Trade unions have warned McBride’s plan to axe a quarter of its workforce was “not an encouraging sign for the future.”
The own-label manufacturer of household & personal care products revealed on Monday it was planning to make 400 redundancies from its 1,600 workforce as part of a cost-cutting programme to save £12m a year. McBride CEO Chris Bull said the business had come under pressure from a sharp rise in branded promotions in the past 18 months.
GMB, which is in consultation with McBride on the cuts, said it was a worrying sign for the sector. “What is happening at McBride is a sign of the current state of the market,” said national officer Alan Black. “Supermarkets are prone to putting the squeeze on suppliers and the current price war is bound to make that situation worse. It’s not an encouraging sign for the future.”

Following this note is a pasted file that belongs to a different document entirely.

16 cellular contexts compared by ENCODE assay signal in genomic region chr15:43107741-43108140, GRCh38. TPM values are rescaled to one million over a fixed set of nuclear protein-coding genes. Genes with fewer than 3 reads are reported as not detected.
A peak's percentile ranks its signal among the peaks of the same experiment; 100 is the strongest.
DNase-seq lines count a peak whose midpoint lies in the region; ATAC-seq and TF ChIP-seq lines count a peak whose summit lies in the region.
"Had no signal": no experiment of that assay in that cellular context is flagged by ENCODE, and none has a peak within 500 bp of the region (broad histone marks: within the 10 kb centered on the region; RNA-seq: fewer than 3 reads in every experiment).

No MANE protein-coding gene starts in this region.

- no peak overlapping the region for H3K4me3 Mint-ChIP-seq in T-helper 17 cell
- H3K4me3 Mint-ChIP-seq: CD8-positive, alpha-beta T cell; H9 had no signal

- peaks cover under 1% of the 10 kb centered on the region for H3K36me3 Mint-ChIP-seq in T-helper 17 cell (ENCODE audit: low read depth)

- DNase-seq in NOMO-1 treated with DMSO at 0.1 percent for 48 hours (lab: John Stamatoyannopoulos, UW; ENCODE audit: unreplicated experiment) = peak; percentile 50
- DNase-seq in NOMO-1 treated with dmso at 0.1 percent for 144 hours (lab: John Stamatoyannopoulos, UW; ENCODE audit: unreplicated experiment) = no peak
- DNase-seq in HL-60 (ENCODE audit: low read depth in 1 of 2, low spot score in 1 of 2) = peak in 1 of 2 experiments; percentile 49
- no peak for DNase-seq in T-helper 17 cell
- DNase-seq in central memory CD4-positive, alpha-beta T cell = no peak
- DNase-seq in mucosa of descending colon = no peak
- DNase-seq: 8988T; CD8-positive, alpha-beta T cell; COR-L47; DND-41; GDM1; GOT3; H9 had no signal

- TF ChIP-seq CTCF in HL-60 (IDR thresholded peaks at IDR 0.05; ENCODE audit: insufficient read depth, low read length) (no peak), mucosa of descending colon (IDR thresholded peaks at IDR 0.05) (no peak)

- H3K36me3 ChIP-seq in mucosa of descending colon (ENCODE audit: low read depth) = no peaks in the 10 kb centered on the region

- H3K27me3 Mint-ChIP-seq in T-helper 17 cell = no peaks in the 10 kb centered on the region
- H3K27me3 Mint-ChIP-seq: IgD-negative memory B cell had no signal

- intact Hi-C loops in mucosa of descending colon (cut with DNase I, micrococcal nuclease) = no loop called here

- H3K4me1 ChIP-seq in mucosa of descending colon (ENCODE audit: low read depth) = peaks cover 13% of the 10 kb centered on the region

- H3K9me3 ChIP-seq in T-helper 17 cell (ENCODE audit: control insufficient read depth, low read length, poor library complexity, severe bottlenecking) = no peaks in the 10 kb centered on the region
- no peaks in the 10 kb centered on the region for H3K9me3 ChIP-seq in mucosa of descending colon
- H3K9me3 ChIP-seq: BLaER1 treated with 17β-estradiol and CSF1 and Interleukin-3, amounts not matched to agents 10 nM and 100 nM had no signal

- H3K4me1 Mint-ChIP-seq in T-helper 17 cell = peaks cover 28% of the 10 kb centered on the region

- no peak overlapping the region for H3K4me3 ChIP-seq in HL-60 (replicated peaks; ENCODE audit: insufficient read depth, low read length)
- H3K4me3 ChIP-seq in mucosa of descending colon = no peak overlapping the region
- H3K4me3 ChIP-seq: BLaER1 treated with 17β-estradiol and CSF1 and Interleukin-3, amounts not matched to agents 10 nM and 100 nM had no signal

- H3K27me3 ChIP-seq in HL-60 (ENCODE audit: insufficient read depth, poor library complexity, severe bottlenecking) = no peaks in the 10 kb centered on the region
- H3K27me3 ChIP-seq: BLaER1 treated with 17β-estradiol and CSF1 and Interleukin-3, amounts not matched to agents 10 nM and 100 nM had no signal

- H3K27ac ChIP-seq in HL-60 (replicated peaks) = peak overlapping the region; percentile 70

Black also warned job cuts were not the only danger and fierce competition between retailers was likely to work its way through to the workforce in a deterioration in pay and conditions.
Weetabix recently cited the rise of the discounters in a letter to Usdaw explaining why it was scrapping a planned 2.5% pay rise. It said cereals sales were falling at the major supermarkets, while trade through the discounters offered a lower margin.
Black called on companies to engage with unions early in the process before announcing plans to cut jobs. In the case of McBride, he said union organisers would be pressing the company to explore all possible alternatives.
McBride has been hit by an increase in promotions in the household sector. Unilever ran 18 deals in 2010 versus 43 in 2013, P&G ran 20 in 2010 compared with 34 in 2013 and Reckitt Benckiser 53 in 2010 against 72 in 2013 [BrandView.com]. And with the price war, it’s accelerated further.